Section 5: Douglas to Columbus
We celebrated our last morning with Kris in style at the Borderland Cafe. Oof, do we have to say goodbye?
It's the cutest little cafe in Columbus with bright orange walls and scenic desert pictures. A woman bustled about, juggling six tasks simultaneously plus answering our many questions. Adriana and her husband had opened the cafe a year ago when she had moved back to Columbus after living in Austin for 11 years. She had loved living in the city but missed the community and safety of Columbus. With the combined labor of her father and her husband, Lawrence, they had renovated a building and made her dream come true. It’s been over half a year since the doors were opened and even though employees are hard to find the cafe is going strong (as evidenced by the number of people coming and going). Lawrence chimed in while he flipped eggs behind the counter, Border Patrol gives them some of the best business, around 25% of everyone. Locals don’t care much for Border Patrol, but he’s made friends with them. After hearing about our adventure he cheerfully told us that he likes to jump on his four wheeler to check out the action anytime he hears about activity along the border. Well we can’t fault him for curiosity, that’s part of why we’re out here too.
Kris dropped us off for the final time back at the wall and only a couple miles from Columbus.
As we neared the drop off a cat dashed up to the wall and disappeared inside it. What!?
This section of wall is a hollow, horizontal pole supported by sturdy metal posts, and it makes for a clever hiding spot for a kitty cat. Tenny pulled out her camera to record the cat but it was camera shy and refused to come out. All you could see down the hollow were two green eyes, occasionally the cat would blink and everything would go dark.
Ten minutes after Kris left Border Patrol pulled up.
He questioned us more intensely than most, were we with the white car that just pulled away, where were we going?
He told us there were sensors along our path that we had been setting off. And could we please walk in the center of the road so our footprints didn’t confuse them. Ok, no problem. Not trying to cause trouble.
The wall changed again into teal aluminum cylinders that alternated one tall, one short, one tall, one short, creating a pattern, it almost looked like an art installation.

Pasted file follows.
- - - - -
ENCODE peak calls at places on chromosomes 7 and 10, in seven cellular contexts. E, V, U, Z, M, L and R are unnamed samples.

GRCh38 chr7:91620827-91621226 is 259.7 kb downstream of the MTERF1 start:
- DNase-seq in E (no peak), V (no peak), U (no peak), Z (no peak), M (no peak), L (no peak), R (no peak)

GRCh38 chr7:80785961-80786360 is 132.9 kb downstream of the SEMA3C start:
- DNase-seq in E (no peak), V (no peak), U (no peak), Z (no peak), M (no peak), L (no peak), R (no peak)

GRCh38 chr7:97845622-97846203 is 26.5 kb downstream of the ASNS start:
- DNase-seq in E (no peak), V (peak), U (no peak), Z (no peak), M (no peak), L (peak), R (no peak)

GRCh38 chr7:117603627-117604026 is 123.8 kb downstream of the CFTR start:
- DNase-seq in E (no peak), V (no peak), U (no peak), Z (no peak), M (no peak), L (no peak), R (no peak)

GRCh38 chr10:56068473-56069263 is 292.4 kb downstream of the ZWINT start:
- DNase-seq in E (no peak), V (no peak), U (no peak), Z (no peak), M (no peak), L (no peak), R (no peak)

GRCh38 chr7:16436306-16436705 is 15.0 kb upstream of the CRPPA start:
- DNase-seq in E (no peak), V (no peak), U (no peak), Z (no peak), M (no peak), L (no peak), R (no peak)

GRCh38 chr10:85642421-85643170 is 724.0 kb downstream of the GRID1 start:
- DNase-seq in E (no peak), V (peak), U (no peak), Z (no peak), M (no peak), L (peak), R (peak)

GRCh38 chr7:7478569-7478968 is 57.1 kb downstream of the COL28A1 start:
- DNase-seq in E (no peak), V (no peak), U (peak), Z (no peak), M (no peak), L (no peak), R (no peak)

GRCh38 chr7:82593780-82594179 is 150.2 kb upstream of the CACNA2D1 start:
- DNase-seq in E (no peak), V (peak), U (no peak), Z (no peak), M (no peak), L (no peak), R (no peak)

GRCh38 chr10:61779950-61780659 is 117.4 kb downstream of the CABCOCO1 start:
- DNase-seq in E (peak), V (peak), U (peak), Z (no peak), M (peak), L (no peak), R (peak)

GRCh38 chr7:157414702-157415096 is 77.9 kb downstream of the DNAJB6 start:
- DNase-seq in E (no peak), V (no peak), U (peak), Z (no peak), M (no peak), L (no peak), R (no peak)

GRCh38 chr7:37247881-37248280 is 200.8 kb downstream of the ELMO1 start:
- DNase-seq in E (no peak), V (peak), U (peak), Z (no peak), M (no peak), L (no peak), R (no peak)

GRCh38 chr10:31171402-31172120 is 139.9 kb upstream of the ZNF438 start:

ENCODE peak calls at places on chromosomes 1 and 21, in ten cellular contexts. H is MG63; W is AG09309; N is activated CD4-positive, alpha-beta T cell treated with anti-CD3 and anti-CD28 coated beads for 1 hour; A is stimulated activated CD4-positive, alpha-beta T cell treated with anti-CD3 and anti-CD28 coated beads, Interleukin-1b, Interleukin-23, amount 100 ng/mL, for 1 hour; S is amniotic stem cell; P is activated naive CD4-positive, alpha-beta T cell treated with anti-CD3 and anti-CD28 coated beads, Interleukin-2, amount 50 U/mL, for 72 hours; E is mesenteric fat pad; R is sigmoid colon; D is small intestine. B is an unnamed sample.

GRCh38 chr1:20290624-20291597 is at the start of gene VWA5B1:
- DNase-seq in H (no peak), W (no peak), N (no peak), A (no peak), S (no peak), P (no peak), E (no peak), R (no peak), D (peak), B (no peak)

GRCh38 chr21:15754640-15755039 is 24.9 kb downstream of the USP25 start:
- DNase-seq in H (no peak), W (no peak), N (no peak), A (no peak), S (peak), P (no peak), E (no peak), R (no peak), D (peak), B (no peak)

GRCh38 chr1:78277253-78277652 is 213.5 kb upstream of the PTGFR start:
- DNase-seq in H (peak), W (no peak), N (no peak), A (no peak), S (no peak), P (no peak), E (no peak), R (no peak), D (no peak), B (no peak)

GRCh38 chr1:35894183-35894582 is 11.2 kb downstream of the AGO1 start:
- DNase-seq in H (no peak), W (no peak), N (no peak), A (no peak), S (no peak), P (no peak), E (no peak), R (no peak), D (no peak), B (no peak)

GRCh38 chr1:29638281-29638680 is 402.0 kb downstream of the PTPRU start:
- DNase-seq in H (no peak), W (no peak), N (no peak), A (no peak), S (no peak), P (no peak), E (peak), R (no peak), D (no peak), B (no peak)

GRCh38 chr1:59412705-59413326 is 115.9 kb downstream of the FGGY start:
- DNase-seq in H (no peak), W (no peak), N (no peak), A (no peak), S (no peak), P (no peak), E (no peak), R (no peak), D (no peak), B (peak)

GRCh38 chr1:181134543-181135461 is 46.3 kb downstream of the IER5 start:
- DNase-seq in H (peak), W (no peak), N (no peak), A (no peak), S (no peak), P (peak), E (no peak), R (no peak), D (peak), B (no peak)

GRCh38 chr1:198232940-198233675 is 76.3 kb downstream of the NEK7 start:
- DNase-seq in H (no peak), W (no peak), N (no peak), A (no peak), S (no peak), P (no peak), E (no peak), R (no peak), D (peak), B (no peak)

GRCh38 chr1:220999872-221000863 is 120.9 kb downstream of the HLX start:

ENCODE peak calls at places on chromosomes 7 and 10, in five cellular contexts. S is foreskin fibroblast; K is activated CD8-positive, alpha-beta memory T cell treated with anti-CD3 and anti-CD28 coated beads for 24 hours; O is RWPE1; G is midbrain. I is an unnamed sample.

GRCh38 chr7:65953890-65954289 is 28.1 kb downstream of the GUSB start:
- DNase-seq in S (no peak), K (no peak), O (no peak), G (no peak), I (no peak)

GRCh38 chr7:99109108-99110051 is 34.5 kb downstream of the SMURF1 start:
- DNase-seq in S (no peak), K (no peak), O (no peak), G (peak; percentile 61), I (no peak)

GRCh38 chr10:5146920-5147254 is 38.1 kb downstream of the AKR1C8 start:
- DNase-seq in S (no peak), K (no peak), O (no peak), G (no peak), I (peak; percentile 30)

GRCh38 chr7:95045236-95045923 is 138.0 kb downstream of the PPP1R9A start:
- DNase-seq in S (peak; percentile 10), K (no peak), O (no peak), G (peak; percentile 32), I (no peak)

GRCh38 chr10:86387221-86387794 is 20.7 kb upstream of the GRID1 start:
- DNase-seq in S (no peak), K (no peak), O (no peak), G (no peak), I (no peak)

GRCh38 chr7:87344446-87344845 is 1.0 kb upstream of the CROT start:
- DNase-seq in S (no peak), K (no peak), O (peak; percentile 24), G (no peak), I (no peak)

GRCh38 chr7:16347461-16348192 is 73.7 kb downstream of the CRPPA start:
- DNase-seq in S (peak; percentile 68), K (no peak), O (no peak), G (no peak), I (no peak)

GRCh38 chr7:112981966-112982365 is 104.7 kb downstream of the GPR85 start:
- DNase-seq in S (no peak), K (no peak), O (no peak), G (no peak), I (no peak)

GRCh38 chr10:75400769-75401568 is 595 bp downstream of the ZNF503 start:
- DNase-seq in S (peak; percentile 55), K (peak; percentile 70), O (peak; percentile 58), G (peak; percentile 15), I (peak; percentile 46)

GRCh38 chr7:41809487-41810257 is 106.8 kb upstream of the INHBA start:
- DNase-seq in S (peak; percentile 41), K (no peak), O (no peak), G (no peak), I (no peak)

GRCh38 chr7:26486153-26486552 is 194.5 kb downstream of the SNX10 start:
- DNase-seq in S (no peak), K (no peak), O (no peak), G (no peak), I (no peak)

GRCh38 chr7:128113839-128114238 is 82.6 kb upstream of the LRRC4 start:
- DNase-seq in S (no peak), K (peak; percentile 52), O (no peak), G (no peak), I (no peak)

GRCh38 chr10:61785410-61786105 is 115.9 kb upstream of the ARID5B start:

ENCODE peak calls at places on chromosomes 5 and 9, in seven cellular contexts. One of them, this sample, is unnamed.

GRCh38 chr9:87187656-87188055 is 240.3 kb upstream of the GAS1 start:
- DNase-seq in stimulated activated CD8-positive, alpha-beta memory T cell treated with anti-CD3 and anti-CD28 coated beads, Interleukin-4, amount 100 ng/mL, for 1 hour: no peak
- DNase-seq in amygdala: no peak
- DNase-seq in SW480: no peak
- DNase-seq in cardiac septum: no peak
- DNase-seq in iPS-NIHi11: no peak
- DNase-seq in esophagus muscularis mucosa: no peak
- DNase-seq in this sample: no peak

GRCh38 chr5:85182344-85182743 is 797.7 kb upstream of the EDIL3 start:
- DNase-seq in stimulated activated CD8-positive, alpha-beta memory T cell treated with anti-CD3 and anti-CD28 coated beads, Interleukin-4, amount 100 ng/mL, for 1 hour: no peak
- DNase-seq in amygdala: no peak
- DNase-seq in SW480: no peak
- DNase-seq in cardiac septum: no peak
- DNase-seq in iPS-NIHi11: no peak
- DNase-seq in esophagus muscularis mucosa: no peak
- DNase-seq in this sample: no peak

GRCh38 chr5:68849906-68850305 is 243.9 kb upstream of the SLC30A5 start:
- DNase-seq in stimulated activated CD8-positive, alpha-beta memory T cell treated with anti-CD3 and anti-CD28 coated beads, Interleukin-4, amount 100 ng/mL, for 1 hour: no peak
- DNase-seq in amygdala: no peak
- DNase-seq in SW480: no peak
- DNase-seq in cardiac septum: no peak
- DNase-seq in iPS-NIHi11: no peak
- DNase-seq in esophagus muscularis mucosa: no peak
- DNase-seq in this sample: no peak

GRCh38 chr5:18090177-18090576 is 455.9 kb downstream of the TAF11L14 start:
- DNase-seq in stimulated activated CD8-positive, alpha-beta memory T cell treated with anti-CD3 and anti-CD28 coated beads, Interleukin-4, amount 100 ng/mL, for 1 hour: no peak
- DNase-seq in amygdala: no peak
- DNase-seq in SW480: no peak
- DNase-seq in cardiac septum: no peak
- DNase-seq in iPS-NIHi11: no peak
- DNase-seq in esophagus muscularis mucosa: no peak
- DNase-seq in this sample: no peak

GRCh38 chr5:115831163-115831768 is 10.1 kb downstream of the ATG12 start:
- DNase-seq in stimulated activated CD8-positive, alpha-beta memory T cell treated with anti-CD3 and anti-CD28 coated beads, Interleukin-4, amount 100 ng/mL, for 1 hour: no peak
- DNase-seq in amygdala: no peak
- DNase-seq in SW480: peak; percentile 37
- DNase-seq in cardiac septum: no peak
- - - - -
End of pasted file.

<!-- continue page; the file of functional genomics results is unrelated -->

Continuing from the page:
We were delighted by the idea, what if this section of the border had been designed as a piece of art?
It morphed back into its most common form, tall metal bars, as we neared the Mexican town of Palomas and the Port of Entry. Tall street lamps were placed along the wall at regular intervals, indicating the increased infrastructure common near towns.
We knew the port had to be near but we couldn't see much around the customs buildings. Not until a semi truck passed through the wall did we believe the port was there! All the buildings in the area were under heavy construction, there must be an expansion going on. A few cow stalls were standing amidst the chaos, mirroring the stalls on the other side of the wall. US cows mooing to the Mexican cows. We moved away from the border right before the port, dodging the construction and traffic to a large Family Dollar nearby. We grabbed some snacks and contributed to what we later learned was the Family Dollar with the highest revenue in New Mexico.
After picking us up at the Family Dollar, Kris drove us to Deming, NM where we would take a couple days off. We wanted to stay in Columbus but their one hotel was full and they didn’t have much in the way of walkable amenities. We took advantage of our last day of car mobility by doing as many chores as possible. We also really, really didn’t want Kris to leave. We checked into the hotel, unpacked the car, searched and then searched again for anything left behind and...it was time. Kris, and Claire’s mom, Sarah, have been living overseas for the last couple years and it felt particularly brutal to say goodbye knowing we wouldn’t be in the same country or time zone for awhile. Kris had been such invaluable support, we could not possibly thank him enough. We hugged, hugged again, said thank you a million times, and then he was off, back to Tucson and the six different flights it would take him to get to the other side of the world. Time to mope, sleep and eat our feelings.